SUMMARY OF THE INVENTION

[0005] In this crosshead bearing, particularly the half bearing of the lower side thereof is always subjected to a large load from the crosshead pin during the use thereof. Further, because the motion of the crosshead pin is slow and because the motion thereof is not any rotation but an oscillation motion, it is difficult for an oil film to be provided between the sliding face of the bearing and the crosshead pin, and a considerable degree of heat is apt to occur. Thus, circumstances under which the crosshead bearing is used is severe, so that there is such a problem as the peeling-off of the overlay layer 3 is apt to occur due to the damage of the overlay layer 3 which is caused by the local contact thereof caused particularly in an initial stage of the use thereof, the confinement of foreign matters, and the occurrence of heat. In the case where the overlay layer 3 is peeled off, there occurs a metal-to-metal contact with the result that there occurs such a problem as the seizure of the bearing is apt to occur. Particularly, in the case of a bearing in which an aluminum alloy is used as the material of the bearing alloy layer 4, the intermediate layer 5 (, that is, hard Ag or Ni of which the intermediate layer 5 is made) comes to be exposed by the peeling-off of the overlay layer 3, which makes the seizure of the bearing more apt to occur.

[0006] The present invention is made in taking the above circumstances into consideration.

[0007] The object of the invention is to obtain a crosshead bearing for a marine engine which can enhance both of the wear resistance and the anti-seizure property while preventing the peeling-off of a coating layer from occurring.

[0008] According to the first aspect of the invention, there is provided a crosshead bearing for a marine engine, comprising a bearing alloy layer, and a coating layer comprising a synthetic resin, said coating layer being bonded onto the bearing alloy layer.

[0009] The coating layer made of the synthetic resin has a good conformability and superior friction-wear characteristics in comparison with an overlay layer made of a metal, so that it becomes possible to prevent the peeling-off of the coating layer from occurring and to enhance both of the wear resistance and the anti-seizure property.

[0010] It is preferred that the coating layer made of the synthetic resin contains at least one kind selected from the group consisting of a solid lubricant, hard particles, and a metal powder.

[0011] In the case where the solid lubricant is contained, the sliding characteristic of the sliding face of the bearing is further enhanced, so that it becomes possible to remarkably reduce the friction and wear thereof and to further enhance the wear resistance and the anti-seizure property.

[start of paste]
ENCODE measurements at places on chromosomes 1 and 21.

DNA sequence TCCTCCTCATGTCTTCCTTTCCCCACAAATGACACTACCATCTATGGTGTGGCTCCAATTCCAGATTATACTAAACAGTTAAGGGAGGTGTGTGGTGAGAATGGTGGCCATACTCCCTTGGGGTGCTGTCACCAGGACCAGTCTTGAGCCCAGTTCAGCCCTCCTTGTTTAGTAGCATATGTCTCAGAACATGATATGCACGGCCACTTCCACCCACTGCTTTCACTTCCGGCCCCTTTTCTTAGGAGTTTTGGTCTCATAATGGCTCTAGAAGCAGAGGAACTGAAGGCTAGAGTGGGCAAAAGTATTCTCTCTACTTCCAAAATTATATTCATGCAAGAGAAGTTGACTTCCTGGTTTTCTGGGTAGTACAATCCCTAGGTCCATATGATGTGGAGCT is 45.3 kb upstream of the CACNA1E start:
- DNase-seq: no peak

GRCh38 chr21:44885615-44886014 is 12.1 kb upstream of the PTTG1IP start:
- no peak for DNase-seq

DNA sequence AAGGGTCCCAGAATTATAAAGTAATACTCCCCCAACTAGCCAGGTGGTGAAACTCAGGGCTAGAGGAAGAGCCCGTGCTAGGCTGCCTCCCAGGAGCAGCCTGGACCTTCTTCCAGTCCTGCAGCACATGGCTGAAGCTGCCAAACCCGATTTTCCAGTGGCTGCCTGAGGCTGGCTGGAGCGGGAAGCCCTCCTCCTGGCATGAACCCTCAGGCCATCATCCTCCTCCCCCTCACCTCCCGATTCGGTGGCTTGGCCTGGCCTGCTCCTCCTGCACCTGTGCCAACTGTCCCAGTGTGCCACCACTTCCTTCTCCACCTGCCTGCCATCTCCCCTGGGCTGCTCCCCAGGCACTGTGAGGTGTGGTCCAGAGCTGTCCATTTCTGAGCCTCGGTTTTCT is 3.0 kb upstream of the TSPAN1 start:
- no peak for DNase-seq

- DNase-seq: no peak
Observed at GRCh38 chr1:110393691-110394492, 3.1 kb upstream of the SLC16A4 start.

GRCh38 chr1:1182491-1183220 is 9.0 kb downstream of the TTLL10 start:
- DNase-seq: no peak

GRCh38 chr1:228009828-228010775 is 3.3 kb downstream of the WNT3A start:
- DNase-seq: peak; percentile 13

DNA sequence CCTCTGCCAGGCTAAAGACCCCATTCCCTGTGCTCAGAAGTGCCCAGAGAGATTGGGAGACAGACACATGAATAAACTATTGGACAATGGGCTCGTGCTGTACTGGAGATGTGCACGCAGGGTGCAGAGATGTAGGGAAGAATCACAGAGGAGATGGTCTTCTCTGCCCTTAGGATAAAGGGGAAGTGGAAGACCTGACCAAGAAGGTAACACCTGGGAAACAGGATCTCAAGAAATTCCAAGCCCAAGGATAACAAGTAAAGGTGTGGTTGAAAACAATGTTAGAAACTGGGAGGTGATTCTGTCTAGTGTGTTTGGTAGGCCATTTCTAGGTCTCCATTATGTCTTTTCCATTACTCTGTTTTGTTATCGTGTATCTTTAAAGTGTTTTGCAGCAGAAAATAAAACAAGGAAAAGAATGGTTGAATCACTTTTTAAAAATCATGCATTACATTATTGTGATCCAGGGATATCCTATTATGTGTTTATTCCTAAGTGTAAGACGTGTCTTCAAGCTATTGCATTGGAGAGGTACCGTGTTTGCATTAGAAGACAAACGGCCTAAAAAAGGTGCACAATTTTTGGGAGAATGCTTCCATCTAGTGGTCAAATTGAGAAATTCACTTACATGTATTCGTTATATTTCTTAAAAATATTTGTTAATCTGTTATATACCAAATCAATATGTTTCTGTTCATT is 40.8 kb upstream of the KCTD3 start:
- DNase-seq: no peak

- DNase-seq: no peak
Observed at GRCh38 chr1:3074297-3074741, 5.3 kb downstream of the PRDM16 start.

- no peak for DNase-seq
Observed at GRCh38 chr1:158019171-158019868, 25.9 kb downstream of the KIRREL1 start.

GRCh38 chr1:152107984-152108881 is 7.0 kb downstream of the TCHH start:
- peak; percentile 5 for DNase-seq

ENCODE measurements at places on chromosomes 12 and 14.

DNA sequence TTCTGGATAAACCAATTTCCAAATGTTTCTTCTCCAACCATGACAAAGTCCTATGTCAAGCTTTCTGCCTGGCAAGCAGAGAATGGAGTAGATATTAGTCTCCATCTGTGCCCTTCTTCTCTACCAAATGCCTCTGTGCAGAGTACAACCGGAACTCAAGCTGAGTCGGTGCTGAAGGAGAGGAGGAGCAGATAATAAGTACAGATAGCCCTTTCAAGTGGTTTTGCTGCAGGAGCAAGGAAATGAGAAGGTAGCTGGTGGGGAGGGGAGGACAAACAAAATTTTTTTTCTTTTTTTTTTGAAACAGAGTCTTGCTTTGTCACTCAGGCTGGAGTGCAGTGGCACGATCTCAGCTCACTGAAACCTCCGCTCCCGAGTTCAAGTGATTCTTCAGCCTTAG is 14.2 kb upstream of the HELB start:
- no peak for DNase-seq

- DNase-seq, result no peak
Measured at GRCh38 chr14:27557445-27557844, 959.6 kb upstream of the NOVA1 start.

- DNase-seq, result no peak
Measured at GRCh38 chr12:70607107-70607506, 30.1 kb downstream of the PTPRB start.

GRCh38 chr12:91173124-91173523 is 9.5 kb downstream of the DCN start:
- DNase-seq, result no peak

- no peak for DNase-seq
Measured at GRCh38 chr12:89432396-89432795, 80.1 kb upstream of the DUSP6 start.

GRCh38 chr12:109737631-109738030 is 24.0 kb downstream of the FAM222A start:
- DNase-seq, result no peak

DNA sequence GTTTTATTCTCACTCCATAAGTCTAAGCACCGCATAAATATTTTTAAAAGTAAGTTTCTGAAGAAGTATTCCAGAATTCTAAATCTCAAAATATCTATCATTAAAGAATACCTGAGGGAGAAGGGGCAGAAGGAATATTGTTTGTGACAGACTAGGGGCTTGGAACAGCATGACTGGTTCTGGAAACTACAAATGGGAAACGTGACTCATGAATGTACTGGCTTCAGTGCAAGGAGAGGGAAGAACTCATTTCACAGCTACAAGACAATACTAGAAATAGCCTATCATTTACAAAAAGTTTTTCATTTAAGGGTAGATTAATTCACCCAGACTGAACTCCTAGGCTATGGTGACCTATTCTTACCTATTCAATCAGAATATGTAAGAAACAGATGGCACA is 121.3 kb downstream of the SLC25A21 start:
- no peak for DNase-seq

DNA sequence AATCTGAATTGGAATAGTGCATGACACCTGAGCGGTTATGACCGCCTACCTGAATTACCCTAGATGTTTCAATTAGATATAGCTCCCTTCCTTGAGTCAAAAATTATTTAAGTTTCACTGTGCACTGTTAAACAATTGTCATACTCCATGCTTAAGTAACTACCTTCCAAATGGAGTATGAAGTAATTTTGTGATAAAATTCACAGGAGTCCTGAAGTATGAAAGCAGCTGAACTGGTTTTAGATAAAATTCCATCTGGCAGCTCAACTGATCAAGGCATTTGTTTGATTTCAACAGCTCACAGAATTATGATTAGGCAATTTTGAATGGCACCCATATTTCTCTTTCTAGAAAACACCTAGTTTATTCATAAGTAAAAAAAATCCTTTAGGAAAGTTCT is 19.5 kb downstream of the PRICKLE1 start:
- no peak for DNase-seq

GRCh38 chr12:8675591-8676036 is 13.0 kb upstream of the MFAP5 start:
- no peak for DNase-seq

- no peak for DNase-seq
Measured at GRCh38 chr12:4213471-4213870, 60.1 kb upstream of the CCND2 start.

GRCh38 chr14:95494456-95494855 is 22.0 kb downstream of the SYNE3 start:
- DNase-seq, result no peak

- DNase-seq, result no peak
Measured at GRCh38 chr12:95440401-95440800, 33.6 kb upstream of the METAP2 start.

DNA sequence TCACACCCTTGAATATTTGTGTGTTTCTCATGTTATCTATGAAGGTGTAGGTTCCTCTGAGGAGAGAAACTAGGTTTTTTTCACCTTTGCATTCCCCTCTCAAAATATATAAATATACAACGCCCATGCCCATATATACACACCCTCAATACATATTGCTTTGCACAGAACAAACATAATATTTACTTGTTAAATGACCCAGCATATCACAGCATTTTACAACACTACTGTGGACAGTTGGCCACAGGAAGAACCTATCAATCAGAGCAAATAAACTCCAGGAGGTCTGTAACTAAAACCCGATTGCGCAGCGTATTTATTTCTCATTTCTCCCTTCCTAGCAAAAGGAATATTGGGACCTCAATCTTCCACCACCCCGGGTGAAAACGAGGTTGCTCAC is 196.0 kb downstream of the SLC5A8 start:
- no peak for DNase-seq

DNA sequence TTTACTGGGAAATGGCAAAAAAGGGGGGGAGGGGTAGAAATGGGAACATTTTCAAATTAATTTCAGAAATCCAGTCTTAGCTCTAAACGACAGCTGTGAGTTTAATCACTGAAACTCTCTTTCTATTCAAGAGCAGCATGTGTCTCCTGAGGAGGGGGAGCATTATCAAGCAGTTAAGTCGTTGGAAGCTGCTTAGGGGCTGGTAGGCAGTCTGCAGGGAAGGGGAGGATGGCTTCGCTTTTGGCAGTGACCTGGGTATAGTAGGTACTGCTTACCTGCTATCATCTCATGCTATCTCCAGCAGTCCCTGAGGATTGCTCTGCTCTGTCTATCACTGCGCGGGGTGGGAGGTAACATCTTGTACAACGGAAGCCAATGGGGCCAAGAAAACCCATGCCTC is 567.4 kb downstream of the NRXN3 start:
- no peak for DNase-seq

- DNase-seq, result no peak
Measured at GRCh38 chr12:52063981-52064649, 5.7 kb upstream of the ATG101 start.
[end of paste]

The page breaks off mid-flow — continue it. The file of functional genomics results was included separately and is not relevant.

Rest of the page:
[0012] In the case of the hard particles being contained, the wear resistance is further enhanced.

[0013] As regards the metal powder, the powder of a metal readily sulfurized is preferred. Since the readily sulfurized metal combines with sulfur component in a lubricant oil to thereby generate a sulfide having a lubrication property, it is possible to enhance the lubrication property of the bearing.

BRIEF DESCRIPTION OF THE DRAWINGS

[0014]FIG. 1 is a partial cross sectional view of the crosshead bearing according to the embodiment of the invention;

[0015]FIG. 2 is a graph showing the result of the test relating to the friction coefficient;

[0016]FIG. 3 is a graph showing the results of the test relating to the amount of the wear;

[0017]FIG. 4 is a partial cross sectional view of a conventional crosshead bearing; and

[0018]FIG. 5 is a partial cross sectional view of another conventional crosshead bearing.

DESCRIPTION OF THE PREFERRED EMBODIMENTS

[0019] Embodiments of the invention are described below while referring to FIG. 1.

[0020] A crosshead bearing embodying the invention has, as shown in FIG. 1, a back metal layer 11 formed of a steel sheet having a thickness of 10.0 mm, a bearing alloy layer 12 made of an aluminum-based alloy containing about 40 mass % Sn, the bearing alloy layer 12 having a thickness of 1.0 mm being bonded onto the back metal layer by a roll-bonding method, and a coating layer 13 made of a synthetic resin, the coating layer being bonded onto the bearing alloy layer by a spray coating method. The coating layer 13 of the synthetic resin has a thickness of about 20 micron meters. The coating layer 13 consists of a synthetic resin which is used as a binder, and at least one kind selected from the group consisting of a solid lubricant, hard particles, and a metal powder.